UPDATE:  As of July 1, 2020, until further notice, the WNC Nature Center remains temporarily closed to the public. The Nature Center is working closely with local officials to develop a plan to safely reopen. This will most likely take place during Phase 3 of North Carolina’s Stay Safe COVID-19 order. We anticipate opening during the month of September and will update the website and our social media platforms as soon as a date is confirmed.

Open 361 Days a Year: 10:00am – 5:00pm, last entry 4:30pm

Red tailed hawks

Red Tailed Hawk

Buteo jamaicensis

Red-tailed hawks are diurnal hunters who swoop down upon their prey in a steep dive.  Hawks, along with other birds of prey, are pest control specialists, regulating numbers of destructive rodents and other small animals.  They live mainly in deciduous forest areas, adjacent fields, and forest openings where they hunt for a variety of prey including rodents, rabbits, reptiles, amphibians, and even insects.  The red-tailed hawk is adaptable and is able to live in close proximity to humans.  Pairs maintain a territory year round and mate for life.  As with many other animals, habitat loss remains the primary threat to the continued well-being of these birds.  They are also accidentally killed or injured each year due to collisions with automobiles, towers, fences, and windows.  Legal protection, including prohibiting hunting and feather possession without special permits, has helped the red-tailed hawk to make a dramatic comeback in many areas.

 

Xena

Date of Birth: July 1997

Xena came to the WNC Nature Center in August of 1999 as a yearling bird. Not long after fledging, Xena was struck by a vehicle. A motorist found her alongside a roadway and took her to the Carolina Raptor Center in Charlotte, North Carolina. Unfortunately, her damaged wing had already begun to repair itself and there was little else that could be done for her. Xena serves as an education ambassador for the WNC Nature Center and all wildlife. She lives off display and comes out for programs.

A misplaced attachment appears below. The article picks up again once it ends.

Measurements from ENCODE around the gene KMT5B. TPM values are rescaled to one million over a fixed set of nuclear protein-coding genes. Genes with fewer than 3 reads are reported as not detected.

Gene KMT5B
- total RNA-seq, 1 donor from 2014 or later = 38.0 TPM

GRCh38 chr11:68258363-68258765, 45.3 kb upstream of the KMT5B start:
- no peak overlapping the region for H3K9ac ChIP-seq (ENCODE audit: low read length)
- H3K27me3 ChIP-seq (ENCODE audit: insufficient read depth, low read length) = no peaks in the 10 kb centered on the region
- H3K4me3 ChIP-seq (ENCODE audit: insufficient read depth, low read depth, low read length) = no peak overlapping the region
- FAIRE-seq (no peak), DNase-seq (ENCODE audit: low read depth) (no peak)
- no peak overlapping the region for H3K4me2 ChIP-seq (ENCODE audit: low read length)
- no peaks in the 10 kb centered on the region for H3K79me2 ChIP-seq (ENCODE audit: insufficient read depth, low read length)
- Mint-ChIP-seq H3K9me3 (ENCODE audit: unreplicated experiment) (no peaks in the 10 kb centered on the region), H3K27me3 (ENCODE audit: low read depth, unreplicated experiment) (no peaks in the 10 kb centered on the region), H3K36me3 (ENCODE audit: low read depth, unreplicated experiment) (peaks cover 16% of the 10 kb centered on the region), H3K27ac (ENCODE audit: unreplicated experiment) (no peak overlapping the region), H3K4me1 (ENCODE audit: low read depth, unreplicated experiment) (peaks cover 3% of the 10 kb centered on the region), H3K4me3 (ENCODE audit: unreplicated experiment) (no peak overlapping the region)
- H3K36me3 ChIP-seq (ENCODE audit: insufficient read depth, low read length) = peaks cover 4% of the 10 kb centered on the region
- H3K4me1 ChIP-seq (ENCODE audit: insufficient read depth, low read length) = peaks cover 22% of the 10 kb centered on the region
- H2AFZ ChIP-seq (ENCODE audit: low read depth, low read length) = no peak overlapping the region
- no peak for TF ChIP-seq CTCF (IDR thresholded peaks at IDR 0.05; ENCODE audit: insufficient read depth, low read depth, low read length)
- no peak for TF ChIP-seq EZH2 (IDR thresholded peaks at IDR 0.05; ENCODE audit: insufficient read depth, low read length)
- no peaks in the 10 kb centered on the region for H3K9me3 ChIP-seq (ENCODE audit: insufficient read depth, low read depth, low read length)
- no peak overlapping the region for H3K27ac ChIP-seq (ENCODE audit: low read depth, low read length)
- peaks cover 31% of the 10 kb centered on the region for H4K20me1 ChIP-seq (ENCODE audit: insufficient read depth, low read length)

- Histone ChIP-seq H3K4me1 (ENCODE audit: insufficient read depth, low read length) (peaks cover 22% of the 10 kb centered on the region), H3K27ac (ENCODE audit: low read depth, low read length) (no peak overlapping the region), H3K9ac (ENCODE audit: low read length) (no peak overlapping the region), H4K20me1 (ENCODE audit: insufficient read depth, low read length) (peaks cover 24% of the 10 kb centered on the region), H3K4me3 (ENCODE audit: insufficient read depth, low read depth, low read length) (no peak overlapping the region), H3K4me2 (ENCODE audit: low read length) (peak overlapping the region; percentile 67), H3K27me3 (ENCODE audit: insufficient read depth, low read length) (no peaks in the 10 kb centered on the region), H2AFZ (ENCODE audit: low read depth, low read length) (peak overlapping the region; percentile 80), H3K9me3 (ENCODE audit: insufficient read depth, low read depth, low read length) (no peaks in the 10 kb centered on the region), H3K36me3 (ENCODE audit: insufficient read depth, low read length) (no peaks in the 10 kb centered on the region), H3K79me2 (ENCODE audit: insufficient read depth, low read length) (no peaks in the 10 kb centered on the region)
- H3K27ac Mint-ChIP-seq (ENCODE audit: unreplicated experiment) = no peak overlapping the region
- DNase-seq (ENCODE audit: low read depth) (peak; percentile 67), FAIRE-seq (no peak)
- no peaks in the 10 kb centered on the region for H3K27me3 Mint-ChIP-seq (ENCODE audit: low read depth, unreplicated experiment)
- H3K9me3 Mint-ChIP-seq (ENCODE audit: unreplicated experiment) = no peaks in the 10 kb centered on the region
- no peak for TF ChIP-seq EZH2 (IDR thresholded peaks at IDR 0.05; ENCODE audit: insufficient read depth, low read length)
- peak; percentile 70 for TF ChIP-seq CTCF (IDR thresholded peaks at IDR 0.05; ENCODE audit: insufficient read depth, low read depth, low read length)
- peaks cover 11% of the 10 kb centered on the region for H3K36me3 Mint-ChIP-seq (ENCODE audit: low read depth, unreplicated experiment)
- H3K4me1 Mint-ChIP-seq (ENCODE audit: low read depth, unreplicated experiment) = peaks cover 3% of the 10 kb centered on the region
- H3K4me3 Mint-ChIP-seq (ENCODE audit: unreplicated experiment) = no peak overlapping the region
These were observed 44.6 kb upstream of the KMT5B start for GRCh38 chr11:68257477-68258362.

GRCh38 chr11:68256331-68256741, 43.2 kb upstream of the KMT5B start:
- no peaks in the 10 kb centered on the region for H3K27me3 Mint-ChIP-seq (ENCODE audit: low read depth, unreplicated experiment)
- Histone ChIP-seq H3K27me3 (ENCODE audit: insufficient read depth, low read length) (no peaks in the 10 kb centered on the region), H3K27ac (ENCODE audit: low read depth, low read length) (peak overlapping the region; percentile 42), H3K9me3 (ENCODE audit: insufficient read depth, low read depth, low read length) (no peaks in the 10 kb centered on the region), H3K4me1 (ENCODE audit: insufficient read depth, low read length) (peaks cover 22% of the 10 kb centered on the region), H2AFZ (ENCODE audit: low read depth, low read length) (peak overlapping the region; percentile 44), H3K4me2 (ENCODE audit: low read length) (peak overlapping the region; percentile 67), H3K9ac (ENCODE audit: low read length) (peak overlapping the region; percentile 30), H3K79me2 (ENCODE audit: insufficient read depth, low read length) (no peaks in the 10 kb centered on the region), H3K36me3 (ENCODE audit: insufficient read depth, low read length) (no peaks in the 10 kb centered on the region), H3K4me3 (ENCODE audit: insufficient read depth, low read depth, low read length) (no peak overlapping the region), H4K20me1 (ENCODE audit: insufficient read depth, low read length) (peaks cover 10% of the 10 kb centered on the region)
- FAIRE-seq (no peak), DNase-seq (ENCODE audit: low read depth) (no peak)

What makes Xena Unique? Although Xena was injured here in the Southern Appalachian region, she is most likely a northern bird who was migrating to the south. Her large size and banding pattern on her tail are indicative of the birds that breed farther to the north. She also used to look to the sky frequently when it became fall, believed to be her natural instinct of migration.

 

Cirrius (left)

Date of Birth: Unknown

Cirrius came to the WNC Nature Center in May of 2004 from a rehabilitator in Hendersonville, North Carolina. It is not possible to determine her age because Cirrius was hit by a car when she had her adult feathers. Birds go through two phases of feathers in their life, juvenile and adult, and once they have their adult plumage, there is no way to age them. Part of her wing had to be amputated after her accident so she cannot not fly properly.

Cirrius has a unique look. Her feathers around her face fan out making it look like she has a crown.

Toli (right)

Date of Birth: Unknown

Toli came to the WNC Nature Center in March of 1998. Like Cirrius, Toli was wild born, but was injured as an adult making it not possible to age him. Toli sustained an eye and wing injury after being hit by a car. Since birds depend on their ability to fly and their sense of sight so much, Toli would not be able to survive in the wild.

An easy way to Toli apart from Cirrius is by looking at their eyes. Toli is missing one eye due to his injury.

Meet our other animals

American Black Bear

American Black Bear

Generally shy and reclusive animals, black bears avoid human contact and are not normally aggressive. Two black bears, Uno and Ursa, live at the Nature Center.

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Red Wolf Karma

American Red Wolf

Red wolves are highly endangered species that has been eliminated from almost all of its natural range. Our breeding pair of red wolves, Karma and Garnet, are part of the AZA Species Survival Plan.

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Angora Goat

Angora Goat

Angoras are primarily browsing animals and thrive best where there is a good cover of brush, weeds, and grass.    Disliking the rain, Angoras are well adapted to a dry, mild climate.

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